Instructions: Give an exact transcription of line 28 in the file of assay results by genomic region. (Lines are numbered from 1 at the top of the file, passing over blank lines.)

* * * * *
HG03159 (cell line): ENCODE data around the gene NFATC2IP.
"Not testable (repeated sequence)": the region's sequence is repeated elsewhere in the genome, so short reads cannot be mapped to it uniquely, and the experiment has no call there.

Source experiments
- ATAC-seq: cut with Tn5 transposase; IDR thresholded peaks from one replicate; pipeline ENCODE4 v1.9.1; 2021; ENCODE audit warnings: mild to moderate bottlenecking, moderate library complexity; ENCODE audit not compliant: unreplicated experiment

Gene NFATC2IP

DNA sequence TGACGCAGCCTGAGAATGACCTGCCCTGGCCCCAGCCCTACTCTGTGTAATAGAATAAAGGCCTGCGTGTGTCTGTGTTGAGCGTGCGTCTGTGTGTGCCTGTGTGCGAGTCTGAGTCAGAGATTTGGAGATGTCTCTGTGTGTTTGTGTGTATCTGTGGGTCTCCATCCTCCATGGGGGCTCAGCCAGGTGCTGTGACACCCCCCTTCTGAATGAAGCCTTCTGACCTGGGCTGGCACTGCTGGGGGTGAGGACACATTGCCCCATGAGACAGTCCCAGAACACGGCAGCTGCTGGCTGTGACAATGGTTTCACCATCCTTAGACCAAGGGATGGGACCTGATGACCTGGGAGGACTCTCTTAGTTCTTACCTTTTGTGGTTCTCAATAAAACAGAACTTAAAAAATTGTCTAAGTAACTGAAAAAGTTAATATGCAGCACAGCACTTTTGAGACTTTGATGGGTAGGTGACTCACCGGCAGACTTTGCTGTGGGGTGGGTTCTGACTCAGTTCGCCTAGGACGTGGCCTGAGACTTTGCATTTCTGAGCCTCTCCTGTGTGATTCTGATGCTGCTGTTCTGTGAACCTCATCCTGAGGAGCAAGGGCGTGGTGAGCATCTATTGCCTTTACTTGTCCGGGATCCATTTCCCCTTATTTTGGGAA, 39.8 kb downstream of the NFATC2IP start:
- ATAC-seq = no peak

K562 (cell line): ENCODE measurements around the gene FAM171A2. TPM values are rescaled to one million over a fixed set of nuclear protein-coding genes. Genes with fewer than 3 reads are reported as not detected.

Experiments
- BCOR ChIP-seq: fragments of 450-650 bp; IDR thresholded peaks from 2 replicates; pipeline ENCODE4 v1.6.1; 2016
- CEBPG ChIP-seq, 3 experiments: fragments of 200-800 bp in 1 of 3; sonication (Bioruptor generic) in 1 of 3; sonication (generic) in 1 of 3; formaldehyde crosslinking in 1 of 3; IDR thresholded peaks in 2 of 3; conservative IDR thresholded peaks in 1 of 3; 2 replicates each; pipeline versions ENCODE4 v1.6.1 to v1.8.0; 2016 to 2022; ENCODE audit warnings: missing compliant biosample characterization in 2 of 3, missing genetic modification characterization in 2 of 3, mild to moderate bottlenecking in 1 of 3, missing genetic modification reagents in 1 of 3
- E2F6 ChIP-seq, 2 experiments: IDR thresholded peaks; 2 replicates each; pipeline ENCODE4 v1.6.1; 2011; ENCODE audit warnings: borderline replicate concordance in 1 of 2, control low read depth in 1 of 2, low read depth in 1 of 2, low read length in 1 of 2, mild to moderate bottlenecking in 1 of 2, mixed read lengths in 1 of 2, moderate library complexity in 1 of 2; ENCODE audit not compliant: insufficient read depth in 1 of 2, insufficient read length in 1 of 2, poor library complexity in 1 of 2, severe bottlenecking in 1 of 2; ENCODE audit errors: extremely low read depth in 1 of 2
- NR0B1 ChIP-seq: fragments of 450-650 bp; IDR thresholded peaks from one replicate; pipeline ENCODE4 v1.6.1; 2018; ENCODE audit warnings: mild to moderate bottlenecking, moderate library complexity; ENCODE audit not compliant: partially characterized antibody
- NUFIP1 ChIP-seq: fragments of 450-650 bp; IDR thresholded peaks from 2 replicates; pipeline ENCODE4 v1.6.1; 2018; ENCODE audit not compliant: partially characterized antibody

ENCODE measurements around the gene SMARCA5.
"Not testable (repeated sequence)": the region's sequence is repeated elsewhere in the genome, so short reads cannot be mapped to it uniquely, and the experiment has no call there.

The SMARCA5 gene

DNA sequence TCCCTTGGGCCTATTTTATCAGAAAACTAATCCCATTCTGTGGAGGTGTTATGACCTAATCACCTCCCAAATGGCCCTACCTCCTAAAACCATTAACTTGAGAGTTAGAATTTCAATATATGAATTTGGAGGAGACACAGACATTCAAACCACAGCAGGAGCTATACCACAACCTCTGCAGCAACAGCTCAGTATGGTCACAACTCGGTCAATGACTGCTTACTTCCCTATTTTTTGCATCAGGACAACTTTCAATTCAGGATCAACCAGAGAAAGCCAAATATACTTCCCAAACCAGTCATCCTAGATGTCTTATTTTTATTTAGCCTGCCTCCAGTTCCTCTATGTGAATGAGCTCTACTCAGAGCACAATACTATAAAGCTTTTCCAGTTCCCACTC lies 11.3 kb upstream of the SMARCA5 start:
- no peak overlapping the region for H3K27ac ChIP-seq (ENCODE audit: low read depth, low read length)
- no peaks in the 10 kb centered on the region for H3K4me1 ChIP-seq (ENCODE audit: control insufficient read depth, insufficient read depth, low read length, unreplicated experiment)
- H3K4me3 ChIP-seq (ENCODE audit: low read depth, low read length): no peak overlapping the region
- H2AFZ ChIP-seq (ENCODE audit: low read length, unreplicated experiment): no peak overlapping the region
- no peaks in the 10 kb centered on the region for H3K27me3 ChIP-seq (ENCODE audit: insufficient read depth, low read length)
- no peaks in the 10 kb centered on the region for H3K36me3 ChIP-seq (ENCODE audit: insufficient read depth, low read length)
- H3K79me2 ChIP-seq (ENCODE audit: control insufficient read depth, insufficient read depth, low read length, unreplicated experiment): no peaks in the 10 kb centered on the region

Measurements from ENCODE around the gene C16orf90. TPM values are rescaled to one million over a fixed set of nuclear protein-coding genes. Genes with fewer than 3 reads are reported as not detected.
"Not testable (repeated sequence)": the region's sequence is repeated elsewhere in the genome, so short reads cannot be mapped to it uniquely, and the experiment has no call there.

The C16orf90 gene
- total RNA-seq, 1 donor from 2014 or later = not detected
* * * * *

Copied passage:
The C16orf90 gene